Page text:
Fraud Management & Cybercrime , Ransomware , Standards, Regulations & Compliance
MKS Instruments Ransomware Attack Results in $200M Sales HitAttack Removed MKS' Ability to Process Orders, Ship Products or Provide Services
Semiconductor equipment maker MKS Instruments says a February ransomware attack will cost it $200 million in lost revenue after the hack removed its ability to process orders or ship products.
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The Andover, Massachusetts company told federal regulators the Feb. 3 ransomware attack required the company to temporarily suspend operations at some facilities. More than a month later, it still hasn't reopened all affected manufacturing and service operations in its $1.96 billion Vacuum Solutions Divisions and its $1.06 billion Photonics Solutions Division (see: Ransomware Attack Disrupts Operations at MKS Instruments).
On March 3, a former employee hit the company with a putative class action lawsuit filed in Orange County Superior Court accusing it of violating California privacy law by failing to safeguard medical and personal information. MKS Instruments said it will defend itself in the lawsuit but can't predict the timing, outcome or cost of the proceedings.
"The financial ramifications, temporary manufacturing delays and the class action lawsuit underscore the potential cascading impacts of any cyber incident and the need to bolster cybersecurity across the industry," Terry Dennehy, vice president and senior credit officer for Moody's Investors Service, said in a statement.
Data Exfiltration Might Have Accompanied System Encryption
MKS Instruments generated $742 million of revenue in the quarter ended March 31, 2022. A $200 million impact from the ransomware attack represents a nearly 27% hit to sales. The company said it has completed restoration of many of its IT systems, including its ERP, since the hack. The company's $517 million Materials Solution Division - which was bought from Atotech - wasn't affected by the incident.
In addition to lost revenue, MKS Instruments incurred ransomware-related costs tied to bringing on forensic experts, restoration experts and legal counsel and from paying increased overtime to employees. The company said it has also spent money this quarter to restore its systems, access its data and enhance its cybersecurity measures.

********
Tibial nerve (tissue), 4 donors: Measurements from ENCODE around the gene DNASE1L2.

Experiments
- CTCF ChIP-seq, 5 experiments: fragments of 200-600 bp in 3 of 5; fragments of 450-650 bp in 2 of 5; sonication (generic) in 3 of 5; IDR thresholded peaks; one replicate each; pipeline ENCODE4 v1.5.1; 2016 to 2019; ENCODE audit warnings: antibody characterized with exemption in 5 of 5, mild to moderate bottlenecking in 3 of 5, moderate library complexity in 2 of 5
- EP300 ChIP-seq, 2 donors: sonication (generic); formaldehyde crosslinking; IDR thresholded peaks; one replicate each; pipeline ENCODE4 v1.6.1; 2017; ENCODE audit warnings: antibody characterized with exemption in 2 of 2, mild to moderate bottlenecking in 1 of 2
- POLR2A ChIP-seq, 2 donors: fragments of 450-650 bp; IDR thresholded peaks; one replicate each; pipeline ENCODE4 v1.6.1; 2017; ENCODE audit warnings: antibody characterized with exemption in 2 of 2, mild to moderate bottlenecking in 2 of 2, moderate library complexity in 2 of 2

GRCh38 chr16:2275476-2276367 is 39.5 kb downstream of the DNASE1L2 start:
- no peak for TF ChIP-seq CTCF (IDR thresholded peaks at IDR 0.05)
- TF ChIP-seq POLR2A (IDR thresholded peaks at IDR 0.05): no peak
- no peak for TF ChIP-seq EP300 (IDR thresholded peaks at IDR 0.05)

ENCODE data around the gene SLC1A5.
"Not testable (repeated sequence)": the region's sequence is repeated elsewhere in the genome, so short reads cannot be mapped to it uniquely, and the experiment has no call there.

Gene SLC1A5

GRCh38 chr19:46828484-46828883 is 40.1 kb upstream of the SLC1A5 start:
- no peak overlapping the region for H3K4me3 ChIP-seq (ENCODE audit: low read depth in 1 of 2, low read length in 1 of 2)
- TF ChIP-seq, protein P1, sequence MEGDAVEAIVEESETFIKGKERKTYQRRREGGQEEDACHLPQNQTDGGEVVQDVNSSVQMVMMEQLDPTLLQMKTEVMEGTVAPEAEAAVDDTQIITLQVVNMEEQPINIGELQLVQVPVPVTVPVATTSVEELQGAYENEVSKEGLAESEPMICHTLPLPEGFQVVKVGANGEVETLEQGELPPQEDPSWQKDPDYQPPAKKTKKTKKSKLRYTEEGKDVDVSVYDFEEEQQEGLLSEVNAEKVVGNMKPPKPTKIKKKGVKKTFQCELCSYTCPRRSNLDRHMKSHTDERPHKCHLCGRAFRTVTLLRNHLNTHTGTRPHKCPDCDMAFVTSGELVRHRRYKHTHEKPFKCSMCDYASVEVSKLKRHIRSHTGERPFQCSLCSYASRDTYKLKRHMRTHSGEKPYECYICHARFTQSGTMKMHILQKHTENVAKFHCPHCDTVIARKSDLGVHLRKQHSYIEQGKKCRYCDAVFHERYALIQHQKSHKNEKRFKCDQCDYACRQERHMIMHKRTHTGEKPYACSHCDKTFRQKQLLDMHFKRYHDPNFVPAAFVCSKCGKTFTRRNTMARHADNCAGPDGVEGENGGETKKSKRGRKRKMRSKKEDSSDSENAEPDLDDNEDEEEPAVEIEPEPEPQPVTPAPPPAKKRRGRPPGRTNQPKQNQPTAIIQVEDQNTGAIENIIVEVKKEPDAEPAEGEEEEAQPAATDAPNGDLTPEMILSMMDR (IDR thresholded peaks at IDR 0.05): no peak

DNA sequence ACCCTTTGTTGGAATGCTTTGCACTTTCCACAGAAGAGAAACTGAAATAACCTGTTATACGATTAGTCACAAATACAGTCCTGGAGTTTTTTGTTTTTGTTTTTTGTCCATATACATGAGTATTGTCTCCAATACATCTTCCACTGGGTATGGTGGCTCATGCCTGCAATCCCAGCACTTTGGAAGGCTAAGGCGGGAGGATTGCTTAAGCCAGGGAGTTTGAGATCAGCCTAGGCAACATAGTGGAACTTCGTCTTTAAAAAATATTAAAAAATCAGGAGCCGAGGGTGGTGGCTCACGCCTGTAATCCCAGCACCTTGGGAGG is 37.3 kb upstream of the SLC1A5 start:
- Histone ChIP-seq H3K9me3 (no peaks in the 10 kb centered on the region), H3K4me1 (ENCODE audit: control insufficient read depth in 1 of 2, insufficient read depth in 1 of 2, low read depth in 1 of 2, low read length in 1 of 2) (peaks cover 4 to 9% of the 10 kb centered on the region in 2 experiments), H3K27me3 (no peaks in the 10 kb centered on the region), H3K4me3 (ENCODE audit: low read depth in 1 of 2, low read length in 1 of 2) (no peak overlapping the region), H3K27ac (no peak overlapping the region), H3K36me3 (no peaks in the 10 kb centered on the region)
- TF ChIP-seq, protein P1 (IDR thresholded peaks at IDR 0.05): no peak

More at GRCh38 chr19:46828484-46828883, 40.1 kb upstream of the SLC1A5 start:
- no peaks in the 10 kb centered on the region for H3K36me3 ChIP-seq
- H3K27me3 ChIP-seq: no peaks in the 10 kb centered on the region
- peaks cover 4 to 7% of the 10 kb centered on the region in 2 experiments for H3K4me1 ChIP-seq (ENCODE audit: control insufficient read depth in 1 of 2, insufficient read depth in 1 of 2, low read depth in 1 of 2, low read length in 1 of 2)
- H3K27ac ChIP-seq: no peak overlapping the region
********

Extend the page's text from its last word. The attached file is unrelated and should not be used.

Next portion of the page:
In addition to encrypting business and manufacturing systems, MKS Instruments said the hackers might have exfiltrated workers' Social Security numbers, bank account information, payment card information, and information about disabilities, health and medical conditions.
The plaintiff in the class action complaint, who is identified only as John Doe, alleges MKS Instruments failed to invest in cybersecurity. The filing says MKS Instruments didn't encrypt medical and personal information or implement adequate user authorization and authentication processes.
MKS Instruments said it determined after the ransomware attack that it hadn't maintained sufficient IT controls to prevent or detect unauthorized access to its financial reporting systems on a timely basis. Specifically, the company said controls around access authentication, intrusion detection and response, and backup and restoration came up short, making it difficult for MKS to recover quickly.
Although the weakness around MKS Instruments' financial reporting systems didn't result in a misstatement in any of the company's financial statements, the company said insufficient controls meant a material misstatement wouldn't have been prevented or detected, had one occurred.
MKS Instruments said it plans to strengthen access requirements and unauthorized access detection for its financial reporting systems as well as implement procedures to facilitate more timely restoration. The weaknesses won't be considered remediated until the plan has been fully implemented, applicable controls have been operating for a sufficient period of time, and it has been determined that the controls operate effectively.
The company told regulators it has exposed itself to more or different cyber and data security threats as it transitions to using more cloud-based solutions that are dependent on the internet or other networks to operate. MKS Instruments said the risks may be amplified by increased reliance on remote access to IT systems as a result of using SaaS software and cloud and remote services and having staffers work remotely.